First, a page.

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Are Native American Women at a Higher Risk of Getting Sexually Assaulted in the US?

Feb 27,2022

Experiencing sexual violence is that dark memory that no survivor can ever obliterate from his or her mind. According to RAINN statistics, every 68 seconds, an American is sexually assaulted. It is true that sexual violence affects millions of people in America. However, the violence against indigenous women is much higher in the US.

The National Institute of Justice Research Report of May 2016 suggests that more than 1.5 million American Indian and Alaska Native women have experienced violence in their lifetime. Out of the total figures, 56.1% have gone through sexual violence while 55.5% have experienced physical violence by an intimate partner.

The stats point towards the deep-rooted threat that the indigenous population has to face on an everyday basis. We live in a constantly advancing and evolving world. However, understanding the gravity of the situation and taking preventive measures to combat the situation is not something that has been addressed for a long time. 

The same report also highlighted that Among American Indian and Alaska Native victims, 96 percent of women and 89 percent of men have experienced sexual violence by an interracial perpetrator. The question next to be raised is why the tribal population of America is not safe in their own boundaries?

One of the major reasons, why the Native-American population is at a higher risk of getting sexually assaulted, is discrimination against them.

The history of discrimination against the Native Americans dates back to the times when Europeans arrived in America. Not solely in getting justice for sexual violence, but tribal people in America, even today, have to experience discrimination in various other aspects also. Research suggests that 23% of the Native American population reported discrimination in availing healthcare facilities. On the other hand, a notable share of 38% of Native Americans reported violence and 34% complained of being threatened or harassed. This prevailing discrimination is the reason why most Native American victims are not granted justice for the crime they have experienced by Non-Indians in the nation.

The Native American Women, on the other hand, share relationships with Non-Native men which also exposes them to the danger of experiencing Intimate Partner Violence. As per a survey on Intimate Partner Violence (IPV), more than half of them, or 58.7% of them (to be precise) reported lifetime physical and/or sexual violence from their partners which clearly demonstrates that women are not safe even with their loved ones or their life partners.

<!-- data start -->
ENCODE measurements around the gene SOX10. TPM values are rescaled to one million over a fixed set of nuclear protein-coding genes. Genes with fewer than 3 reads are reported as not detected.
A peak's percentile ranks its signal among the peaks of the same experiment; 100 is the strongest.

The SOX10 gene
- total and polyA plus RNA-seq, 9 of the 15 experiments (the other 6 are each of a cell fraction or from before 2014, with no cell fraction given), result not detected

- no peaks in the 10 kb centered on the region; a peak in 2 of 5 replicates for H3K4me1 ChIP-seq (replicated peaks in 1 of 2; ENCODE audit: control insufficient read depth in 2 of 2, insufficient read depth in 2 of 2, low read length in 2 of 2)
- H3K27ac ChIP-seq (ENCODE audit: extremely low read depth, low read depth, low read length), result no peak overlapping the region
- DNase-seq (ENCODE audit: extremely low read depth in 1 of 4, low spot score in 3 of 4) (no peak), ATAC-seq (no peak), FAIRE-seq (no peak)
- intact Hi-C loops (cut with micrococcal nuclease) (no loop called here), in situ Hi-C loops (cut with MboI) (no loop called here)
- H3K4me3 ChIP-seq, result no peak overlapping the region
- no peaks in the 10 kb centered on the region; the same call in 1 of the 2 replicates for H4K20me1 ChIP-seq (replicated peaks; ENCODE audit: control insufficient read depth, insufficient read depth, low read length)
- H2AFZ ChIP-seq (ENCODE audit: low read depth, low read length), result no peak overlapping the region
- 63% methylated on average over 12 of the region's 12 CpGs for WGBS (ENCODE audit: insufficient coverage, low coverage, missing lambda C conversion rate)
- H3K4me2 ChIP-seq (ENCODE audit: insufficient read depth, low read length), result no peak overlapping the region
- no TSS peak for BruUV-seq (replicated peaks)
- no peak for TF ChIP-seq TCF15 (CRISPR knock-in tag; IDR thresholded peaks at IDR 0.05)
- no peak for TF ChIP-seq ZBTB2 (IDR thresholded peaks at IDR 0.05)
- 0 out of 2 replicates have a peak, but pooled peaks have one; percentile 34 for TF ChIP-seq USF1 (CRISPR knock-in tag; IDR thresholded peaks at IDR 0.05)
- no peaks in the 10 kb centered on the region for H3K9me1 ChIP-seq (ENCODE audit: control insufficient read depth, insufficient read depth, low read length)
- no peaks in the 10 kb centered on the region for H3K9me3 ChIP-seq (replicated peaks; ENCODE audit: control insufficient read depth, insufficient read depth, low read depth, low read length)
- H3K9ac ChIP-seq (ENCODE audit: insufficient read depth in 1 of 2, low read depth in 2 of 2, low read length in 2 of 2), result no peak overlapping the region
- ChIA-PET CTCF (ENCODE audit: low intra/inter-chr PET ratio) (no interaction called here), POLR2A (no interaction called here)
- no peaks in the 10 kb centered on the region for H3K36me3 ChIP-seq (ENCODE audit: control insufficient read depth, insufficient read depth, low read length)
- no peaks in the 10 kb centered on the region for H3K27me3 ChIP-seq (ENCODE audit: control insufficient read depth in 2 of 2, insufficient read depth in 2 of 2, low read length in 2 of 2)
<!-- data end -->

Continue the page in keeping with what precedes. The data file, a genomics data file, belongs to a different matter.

There can be other determining factors against increased rates of sexual violence against Native women of America. Research suggests that the cases of Intimate Partner Violence increase when the household income decreases. Possibly due to the increased stress and anger at the difficulty of managing the household expenses. In addition to that, homeless women are the ones at the highest risk of facing sexual violence.

Measures to Protect Native-American Women

The increasing safety threat for the Native population sheds light on the prevailing condition of the population in the US. It does not only point towards the sexual violence in the boundaries but to other related spheres also like racial discrimination and inequality in the country. Here are some of the measures that the US requires in order to protect the Native people:

  • Despite the advancements, there are still gaps between the national law that leaves tribal people behind, which results in awaited justice or in some cases, no justice at all. To avoid the same, the prime objective should be to bridge the gap between legislation and the Native Americans by making relevant changes in the law and adhering to them.

  • Most often, the tribal population is not aware of the laws. Consequently, most of the sexual violence victims do not report the crimes. Hence, there is an additional need for educating the Native population on the existing federal laws that can help them take required actions.

  • The United States must work upon against the discriminatory practices and behavior that restricts Native women and men from acquiring equal treatment and avail justice in the eyes of law. From 2005 to 2009, U.S. attorneys declined to prosecute 67% of the Indian country matters referred to them involving sexual abuse and related matters.

  • Furthermore, the US must also take into consideration the underfunding of the healthcare programs for the tribal population. Lack of funding and racial discrimination people from seeking and acquiring the needed healthcare facilities at the time of facing sexual violence.

One of the major reasons for the high rates of violence against Native women is the failure of prosecuting the offenders. Justice depends on numerous factors like the region of the assault, the race of the perpetrator and the victim, crime type, etc. In such conditions, justice is cumbersome. Despite changes in recent years, there is still a long way to go before Natives start feeling safe in the US.